The new year is already off to a fast start as we begin to wrap up the month of January. If the month of January has any indication to how the Matthews’ 2020 year will go, I would say we are in for a year full of lively events and brand new partnerships.
It felt as though this entire month of January was riddled with collaboration, successful residencies with the public, and just this continuation of having an entire staff willing to try unique ideas and go places we have yet to venture. The two events that really stuck out to me, from a Community Engagement perspective, were our residencies and concert with Native American hip-hop artist, Supaman, and our collaborative week-long Chinook Days event.
Christian Takes Gun Parrish, or better known by his stage name, Supaman, graced our community with his presence to really kick off this month in an emotionally powerful way. A member of the Apsaalooke Nation, Supaman is a contemporary hip-hop artist who combines the traditions of his culture fused with new, innovative music. But it is what Supaman was doing off the stage that has stuck with me, even as I write this blog.
As we took Supaman out to do his three residencies at Creekside Elementary, Black Hills State University, and Canyon Hills Center, it became evident that having conversations and opening up “difficult” talking points is where Supaman really thrived. Growing up in challenging homes, staying abstinent from alcohol and drugs, anti-bullying, and appreciating cultural history and significance were among the conversation points that Supaman used during his residencies. Between our three residency locations, Christian was able to have these open conversations with a broad spectrum of ages that ranged from 12 to 70 years old. But my favorite talking point that Supaman highlighted was the notion that you really can do anything if you work hard enough and believe in yourself. For many of the students, this may have been their first time hearing that kind of encouragement. And that is what makes our residency program so special, and why it is one of my favorite aspects of this job. Getting to facilitate these types of conversations is exactly what we are striving to do. Having these conversations and opening our minds to positive change is how the progress starts.
Supaman also helped kick off an inaugural event that brought forth dozens of Spearfish businesses, clubs and organizations. Chinook Days was a week long celebration of the fact that Spearfish holds the world record for the fastest temperature change in the world. On January 22nd, 1943 at 7:30am the temperature was -2 degrees Fahrenheit. In a matter of two minutes the temperature rapidly increased by 49 degrees Fahrenheit in just two minutes. To this day that is still the fastest temperature change in the entire world. So why not throw a party to celebrate this right?
This event was named after the famous wind that creates these erratic temperature changes, the chinook wind of the Rockies. But ironically enough, it is also the name of a beer hop that all of our local breweries use for their craft beers and this is where the idea sprouted from. Our committee wanted to create an atmosphere that really speaks to the culture of Spearfish. Adventure seekers getting a chance to participate in winter sport events, local history, food, music, and, of course, art which is where we came in to help. The Matthews Opera House took this opportunity to put together four great events. We created snow sculptures outside of our gallery, challenged our local artists to create Chinook themed pieces of art for an art show, debuted some of the locally made beers during our Supaman concert, and wrapped up the events with a winter-based art film that follows Andy Goldsworthy, an artist who uses his outside landscapes to create his art.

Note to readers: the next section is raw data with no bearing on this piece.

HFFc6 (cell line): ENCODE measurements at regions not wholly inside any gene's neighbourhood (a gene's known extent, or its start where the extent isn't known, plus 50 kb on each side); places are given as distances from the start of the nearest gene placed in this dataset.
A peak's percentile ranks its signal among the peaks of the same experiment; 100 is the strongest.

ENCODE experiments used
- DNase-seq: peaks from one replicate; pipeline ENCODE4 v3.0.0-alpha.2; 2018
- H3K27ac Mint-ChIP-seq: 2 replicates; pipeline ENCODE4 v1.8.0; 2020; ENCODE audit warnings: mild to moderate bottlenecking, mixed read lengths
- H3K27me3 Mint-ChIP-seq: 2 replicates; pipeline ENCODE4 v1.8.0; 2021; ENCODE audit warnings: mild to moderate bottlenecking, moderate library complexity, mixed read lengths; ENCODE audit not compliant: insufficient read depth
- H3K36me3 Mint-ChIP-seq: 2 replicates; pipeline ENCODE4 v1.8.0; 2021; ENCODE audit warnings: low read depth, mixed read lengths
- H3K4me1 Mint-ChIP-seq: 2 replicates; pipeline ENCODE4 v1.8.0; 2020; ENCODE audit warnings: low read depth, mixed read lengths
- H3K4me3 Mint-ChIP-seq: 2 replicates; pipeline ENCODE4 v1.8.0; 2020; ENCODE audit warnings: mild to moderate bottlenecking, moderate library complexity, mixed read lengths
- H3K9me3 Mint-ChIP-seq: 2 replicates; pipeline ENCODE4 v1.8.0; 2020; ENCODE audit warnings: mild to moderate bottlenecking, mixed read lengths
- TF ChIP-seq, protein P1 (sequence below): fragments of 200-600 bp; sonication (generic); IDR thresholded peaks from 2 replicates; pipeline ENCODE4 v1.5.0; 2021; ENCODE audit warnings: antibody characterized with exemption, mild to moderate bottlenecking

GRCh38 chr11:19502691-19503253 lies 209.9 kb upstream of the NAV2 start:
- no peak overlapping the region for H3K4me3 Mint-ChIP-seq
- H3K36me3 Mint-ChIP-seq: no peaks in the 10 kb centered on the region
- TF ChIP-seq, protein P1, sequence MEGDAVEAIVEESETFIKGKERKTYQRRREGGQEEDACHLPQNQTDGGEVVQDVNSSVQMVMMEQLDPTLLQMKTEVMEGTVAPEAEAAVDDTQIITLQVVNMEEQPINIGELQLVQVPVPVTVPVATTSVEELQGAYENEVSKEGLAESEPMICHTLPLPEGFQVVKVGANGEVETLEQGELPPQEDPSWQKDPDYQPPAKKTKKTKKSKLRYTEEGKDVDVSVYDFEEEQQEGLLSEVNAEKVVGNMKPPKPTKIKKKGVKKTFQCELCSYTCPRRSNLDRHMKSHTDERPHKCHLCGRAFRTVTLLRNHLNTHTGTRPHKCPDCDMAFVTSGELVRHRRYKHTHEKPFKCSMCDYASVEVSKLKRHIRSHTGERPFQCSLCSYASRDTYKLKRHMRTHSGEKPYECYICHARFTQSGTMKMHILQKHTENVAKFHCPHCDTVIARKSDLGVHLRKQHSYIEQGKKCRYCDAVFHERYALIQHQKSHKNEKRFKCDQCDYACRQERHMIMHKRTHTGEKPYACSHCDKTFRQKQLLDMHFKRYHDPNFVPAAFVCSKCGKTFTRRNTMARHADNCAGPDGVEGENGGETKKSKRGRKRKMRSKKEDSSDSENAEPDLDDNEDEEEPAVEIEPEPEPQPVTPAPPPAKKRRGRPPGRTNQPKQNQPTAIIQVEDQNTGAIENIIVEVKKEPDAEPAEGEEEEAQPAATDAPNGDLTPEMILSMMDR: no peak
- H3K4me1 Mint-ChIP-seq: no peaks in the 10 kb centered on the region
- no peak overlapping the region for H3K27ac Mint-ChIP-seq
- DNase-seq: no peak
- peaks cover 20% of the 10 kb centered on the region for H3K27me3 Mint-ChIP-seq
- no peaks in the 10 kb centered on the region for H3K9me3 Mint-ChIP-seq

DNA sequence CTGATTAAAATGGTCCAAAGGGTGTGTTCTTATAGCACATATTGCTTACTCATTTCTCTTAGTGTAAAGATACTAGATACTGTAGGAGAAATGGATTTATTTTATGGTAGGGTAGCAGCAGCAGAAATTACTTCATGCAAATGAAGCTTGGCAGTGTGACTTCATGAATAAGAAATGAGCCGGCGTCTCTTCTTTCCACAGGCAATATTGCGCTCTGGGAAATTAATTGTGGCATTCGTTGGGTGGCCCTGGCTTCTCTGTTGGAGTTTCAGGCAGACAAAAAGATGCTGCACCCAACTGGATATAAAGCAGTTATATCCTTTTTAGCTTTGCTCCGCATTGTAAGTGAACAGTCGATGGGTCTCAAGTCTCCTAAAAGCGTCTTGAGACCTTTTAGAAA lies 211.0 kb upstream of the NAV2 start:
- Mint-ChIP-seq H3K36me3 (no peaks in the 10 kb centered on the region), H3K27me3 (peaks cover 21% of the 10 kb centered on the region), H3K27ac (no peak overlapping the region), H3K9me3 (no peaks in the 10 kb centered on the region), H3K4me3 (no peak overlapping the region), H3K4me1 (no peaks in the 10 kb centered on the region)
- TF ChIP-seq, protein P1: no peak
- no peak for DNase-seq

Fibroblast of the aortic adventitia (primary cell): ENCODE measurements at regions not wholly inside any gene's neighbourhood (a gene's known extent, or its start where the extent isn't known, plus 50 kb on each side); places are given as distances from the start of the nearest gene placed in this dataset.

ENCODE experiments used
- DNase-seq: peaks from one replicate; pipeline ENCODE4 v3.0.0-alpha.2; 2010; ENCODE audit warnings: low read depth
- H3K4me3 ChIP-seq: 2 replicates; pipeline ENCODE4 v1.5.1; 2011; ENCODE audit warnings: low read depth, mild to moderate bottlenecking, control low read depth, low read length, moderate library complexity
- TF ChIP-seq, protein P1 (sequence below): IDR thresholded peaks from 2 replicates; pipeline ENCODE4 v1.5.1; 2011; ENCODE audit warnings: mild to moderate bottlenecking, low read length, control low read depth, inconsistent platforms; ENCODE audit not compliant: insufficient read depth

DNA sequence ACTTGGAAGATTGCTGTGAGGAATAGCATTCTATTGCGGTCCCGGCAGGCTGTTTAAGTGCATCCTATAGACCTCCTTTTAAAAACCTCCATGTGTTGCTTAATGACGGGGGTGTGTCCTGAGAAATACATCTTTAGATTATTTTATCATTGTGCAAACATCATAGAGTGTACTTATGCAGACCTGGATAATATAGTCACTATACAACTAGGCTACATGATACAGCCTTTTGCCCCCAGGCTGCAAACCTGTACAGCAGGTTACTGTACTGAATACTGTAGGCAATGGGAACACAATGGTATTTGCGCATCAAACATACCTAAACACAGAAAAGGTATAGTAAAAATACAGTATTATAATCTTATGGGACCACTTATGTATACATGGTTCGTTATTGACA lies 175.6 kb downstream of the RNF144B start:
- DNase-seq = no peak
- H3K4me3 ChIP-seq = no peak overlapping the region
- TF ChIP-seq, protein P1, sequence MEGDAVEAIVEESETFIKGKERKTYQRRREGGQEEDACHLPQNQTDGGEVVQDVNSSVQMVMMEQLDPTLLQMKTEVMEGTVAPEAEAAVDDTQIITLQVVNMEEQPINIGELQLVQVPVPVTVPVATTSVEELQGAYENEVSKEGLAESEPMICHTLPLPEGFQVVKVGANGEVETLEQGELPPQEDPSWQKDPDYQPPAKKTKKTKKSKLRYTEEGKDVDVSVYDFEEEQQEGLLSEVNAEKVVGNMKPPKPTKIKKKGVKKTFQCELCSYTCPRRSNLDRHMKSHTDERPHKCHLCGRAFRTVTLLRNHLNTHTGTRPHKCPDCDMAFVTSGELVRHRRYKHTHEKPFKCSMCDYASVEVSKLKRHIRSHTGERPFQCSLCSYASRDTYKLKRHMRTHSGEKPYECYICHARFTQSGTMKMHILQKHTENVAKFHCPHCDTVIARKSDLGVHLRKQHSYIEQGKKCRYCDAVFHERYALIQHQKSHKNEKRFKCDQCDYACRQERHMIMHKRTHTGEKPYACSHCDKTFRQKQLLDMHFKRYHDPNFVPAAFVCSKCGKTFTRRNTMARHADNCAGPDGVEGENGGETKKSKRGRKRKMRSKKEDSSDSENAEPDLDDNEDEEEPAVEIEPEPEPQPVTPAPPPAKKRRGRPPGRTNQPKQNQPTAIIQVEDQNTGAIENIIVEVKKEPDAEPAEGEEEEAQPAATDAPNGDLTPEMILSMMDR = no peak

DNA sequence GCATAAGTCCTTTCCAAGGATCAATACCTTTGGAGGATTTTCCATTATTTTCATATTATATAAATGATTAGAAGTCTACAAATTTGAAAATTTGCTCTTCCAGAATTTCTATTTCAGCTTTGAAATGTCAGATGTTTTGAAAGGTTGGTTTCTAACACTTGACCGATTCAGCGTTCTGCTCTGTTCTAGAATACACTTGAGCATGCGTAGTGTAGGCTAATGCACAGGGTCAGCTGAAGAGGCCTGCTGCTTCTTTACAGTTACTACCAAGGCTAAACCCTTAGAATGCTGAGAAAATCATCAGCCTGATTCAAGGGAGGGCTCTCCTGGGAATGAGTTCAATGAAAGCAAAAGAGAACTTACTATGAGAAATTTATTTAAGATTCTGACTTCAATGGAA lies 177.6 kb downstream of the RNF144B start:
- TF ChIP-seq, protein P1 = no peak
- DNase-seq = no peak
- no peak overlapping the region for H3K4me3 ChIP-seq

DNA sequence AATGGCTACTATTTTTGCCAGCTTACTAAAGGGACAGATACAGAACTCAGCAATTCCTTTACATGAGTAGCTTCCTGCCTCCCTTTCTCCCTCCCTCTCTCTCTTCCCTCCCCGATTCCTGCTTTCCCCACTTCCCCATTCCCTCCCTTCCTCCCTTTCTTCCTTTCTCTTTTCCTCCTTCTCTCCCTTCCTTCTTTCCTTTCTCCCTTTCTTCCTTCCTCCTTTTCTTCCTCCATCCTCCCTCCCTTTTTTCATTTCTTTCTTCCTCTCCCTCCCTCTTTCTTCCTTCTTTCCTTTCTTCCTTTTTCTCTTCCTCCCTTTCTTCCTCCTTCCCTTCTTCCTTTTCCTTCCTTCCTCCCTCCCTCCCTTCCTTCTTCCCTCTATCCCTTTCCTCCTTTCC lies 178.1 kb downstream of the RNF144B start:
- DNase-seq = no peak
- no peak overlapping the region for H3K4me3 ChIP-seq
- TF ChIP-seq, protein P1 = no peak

Our team consisted of John and Patrick Williams, the Home Brew Club, Killians, The Grooming Alliance of Spearfish, the BH Nordic Club, Spread the Tunes, Visit Spearfish and The Matthews Opera House along with many other pieces that were added to the puzzle as we continued to our final event that brought us all together. And it was at this final event, the Chinook Festival and Winter Games, where all the hard work really paid off. Being in the packed park pavilion seeing dozens of people enjoying their Saturday festivities was such a pivotal moment.
It was at this final event where the overarching theme of this event became very clear to me. A moment that I will never forget. What made this event so special, was the fact that this event has never taken place before, and was an idea that just started out as a conversation. It all began with John and Patrick Williams approaching me with this idea and I think that’s why I love this event. Not one of the organizations involved had any obligation to do this event. We did not have any sort of budget, any direction, or any idea of what the potential of the idea was capable of. But what we did have was a dream and care for this community. I was able to learn from some of the great event planners and leaders of Spearfish as we all came together to collaborate on ideas. The experience was so rich just getting to meet all of these new faces and groups seeing how dedicated they are. Yet we all had the same goal: continuing to make Spearfish such an amazing home.
And I think that is the story I really wanted to tell after completing this project. It is just hard for me to imagine very many communities that would all come together to put forth an event like Chinook Days, and at the same time have that many actually participate in the events. But in a place like Spearfish, it’s truly what we are all about.